A friend is a professor at Penn State. Among his furious reactions to the child abuse crisis there, one dominates. He’s bewildered. And he’s left to stew about it because the administration neglected to reach out to its employees in meaningful ways early.
Crises almost always assault you from outside, even if the source is internal.
Suddenly, TV trucks pull up out front, the email basket is full and the phone rings ceaselessly. The crisis seems like a foreign invasion; the proverbial Visigoths are at the gates.
Visigoths flock to weakness and flee from strength.
Perhaps a professor at your college is accused of holding a series of pot parties with high school students in his off-campus home and claims it helped recruit promising students.
Or police arrested your operations director after finding child porn on his home computer.
Everything in your being wants to shout at the invaders that you and your business and your institution had nothing to do with this mess and they should all just go away and leave you alone.
Your second instinct should be to remember that you already have a crisis plan in place, compiled six months earlier when things were calm. And the part of that plan that you want to pay immediate and initial attention to is internal communications.
When TV personalities thrust microphones, bloggers start typing, reporters call and it seems that every threat is external, it’s an illusion. Remember your employees, board members, clients, suppliers, political leaders, friends, supporters, volunteers, past customers and anyone else you deal with daily. Even your mother. Maybe especially your mom.
Why? You need to first make sure your friends have your back. This is because there will be Twitter posts about the crisis even before you shake the sleep out of your eyes after the 5 a.m. warning call. You want your friends to hear about it from you, not the media.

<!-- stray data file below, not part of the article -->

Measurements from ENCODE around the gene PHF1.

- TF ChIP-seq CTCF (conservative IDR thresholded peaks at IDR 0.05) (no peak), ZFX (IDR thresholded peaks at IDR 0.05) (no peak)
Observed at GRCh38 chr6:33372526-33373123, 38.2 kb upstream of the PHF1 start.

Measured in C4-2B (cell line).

These are your friends, potential supporters and if you or someone close to you did something wrong or embarrassing, their loyalty will be tested. Lock them in early. Be their first impression in this crisis.
Tell the truth — always — don’t embellish. Never cover up. If you did something wrong, apologize. Take responsibility. But tell them about it first.
Even as you reach for the list of outgoing crisis messaging for the media invaders, remember how fearful, bewildered and worried everyone is internally too. They have jobs, families, friends and churches and temples to attend. The same accusations you face confront them, though they have less control over an effective course of action. To them, their situation is at least as important as the overall company’s.
They need to understand what is happening, receive facts about the crisis, and maintain or at least restore the level of trust and confidence they have in you and your decisions.
Beyond the logic is the harsh reality. In our 24/7 social media world, gobs of data already exist about your employees and what they do and even in some cases what they already think of their employer. Reporters will have names of employees, board members, major customers, in five minutes and will start calling them to find out what really happened.
If those reporters encounter employees, friends, customers who don’t know, who feel ignored and uninformed, you just positioned a fan behind this pile of manure. The last thing you want is to see media quoting insiders negatively.
What you do want is interviewees either saying nothing and referring reporters to a designated spokesperson, or saying positive, supportive things based on clear lines of internal communication.